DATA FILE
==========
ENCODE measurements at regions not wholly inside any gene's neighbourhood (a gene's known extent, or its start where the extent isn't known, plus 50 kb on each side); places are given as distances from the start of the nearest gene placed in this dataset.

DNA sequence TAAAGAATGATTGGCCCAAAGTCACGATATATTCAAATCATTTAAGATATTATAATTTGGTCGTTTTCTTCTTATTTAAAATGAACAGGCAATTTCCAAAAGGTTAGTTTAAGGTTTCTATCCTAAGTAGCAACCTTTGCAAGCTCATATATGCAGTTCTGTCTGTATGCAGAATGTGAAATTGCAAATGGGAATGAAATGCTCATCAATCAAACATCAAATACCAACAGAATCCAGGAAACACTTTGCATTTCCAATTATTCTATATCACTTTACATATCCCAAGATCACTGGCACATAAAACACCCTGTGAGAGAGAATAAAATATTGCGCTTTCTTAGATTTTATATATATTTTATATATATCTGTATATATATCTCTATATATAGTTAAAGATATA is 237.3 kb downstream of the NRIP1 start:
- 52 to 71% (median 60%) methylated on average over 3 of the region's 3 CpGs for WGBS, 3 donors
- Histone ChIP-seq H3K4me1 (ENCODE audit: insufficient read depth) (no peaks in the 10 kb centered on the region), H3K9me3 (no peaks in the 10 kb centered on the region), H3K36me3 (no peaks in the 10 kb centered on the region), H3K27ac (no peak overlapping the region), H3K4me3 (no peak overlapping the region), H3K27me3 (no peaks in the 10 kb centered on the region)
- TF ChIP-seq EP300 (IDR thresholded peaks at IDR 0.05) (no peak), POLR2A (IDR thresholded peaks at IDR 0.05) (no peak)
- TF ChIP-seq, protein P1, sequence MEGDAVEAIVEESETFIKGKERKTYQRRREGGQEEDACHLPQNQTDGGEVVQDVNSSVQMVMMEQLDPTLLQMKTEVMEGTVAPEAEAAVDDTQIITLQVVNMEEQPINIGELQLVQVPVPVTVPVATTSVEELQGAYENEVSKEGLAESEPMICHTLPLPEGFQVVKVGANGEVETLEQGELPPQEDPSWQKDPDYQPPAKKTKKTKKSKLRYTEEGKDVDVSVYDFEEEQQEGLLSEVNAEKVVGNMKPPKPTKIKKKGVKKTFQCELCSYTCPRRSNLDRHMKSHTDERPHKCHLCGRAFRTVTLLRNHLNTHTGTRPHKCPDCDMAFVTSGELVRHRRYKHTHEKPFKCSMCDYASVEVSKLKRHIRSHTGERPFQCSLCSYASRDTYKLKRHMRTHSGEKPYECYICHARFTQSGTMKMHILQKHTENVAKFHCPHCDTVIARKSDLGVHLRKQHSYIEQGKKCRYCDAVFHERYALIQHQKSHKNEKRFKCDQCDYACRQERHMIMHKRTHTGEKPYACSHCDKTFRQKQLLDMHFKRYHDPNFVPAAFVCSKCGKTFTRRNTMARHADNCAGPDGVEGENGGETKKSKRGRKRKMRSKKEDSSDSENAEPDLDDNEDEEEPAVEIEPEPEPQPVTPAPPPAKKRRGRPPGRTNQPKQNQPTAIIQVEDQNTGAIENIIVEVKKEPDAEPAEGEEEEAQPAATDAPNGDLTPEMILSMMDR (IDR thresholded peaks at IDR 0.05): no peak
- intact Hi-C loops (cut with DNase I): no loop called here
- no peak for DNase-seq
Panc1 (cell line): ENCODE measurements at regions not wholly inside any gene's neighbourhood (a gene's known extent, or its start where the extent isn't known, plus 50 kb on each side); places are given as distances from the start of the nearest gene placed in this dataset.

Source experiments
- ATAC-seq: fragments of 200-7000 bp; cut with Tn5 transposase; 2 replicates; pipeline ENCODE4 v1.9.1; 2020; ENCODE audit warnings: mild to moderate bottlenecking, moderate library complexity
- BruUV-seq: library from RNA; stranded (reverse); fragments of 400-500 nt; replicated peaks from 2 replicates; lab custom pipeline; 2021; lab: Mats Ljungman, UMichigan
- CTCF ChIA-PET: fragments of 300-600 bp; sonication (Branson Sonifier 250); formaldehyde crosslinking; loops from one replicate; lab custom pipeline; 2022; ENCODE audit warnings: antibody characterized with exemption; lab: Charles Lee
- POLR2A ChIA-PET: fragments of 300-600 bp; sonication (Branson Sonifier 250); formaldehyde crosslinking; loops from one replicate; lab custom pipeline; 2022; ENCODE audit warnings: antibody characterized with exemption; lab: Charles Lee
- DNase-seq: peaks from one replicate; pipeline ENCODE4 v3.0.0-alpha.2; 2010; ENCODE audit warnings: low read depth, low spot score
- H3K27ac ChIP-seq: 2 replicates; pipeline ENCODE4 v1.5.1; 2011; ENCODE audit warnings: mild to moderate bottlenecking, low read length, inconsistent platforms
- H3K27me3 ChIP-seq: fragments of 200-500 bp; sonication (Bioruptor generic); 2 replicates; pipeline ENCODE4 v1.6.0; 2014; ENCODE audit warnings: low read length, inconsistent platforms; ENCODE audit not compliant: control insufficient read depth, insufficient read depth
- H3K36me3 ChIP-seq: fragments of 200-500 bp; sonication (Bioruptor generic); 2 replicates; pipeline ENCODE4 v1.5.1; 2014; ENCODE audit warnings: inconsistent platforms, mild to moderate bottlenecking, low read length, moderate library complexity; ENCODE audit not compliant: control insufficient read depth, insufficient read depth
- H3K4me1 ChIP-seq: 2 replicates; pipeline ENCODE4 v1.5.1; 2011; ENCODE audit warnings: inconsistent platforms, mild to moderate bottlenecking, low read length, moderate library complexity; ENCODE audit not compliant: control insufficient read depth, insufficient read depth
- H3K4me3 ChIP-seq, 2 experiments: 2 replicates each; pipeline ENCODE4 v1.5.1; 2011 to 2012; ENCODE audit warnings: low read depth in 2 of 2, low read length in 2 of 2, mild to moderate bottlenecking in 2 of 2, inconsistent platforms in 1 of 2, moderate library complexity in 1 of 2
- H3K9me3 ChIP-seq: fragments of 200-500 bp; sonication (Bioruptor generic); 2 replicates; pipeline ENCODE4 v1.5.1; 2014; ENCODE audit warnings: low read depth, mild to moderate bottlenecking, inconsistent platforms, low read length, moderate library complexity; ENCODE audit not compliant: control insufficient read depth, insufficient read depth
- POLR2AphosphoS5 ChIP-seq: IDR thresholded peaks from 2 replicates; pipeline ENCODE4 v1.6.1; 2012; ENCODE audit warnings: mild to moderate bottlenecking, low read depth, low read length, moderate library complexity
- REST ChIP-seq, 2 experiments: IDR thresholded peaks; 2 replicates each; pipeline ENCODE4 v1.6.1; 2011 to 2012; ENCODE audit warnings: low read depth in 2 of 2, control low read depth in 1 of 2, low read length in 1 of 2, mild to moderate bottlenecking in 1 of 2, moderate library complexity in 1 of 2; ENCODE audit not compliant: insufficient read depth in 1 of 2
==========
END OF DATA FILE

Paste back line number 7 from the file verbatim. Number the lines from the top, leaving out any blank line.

- intact Hi-C loops (cut with DNase I): no loop called here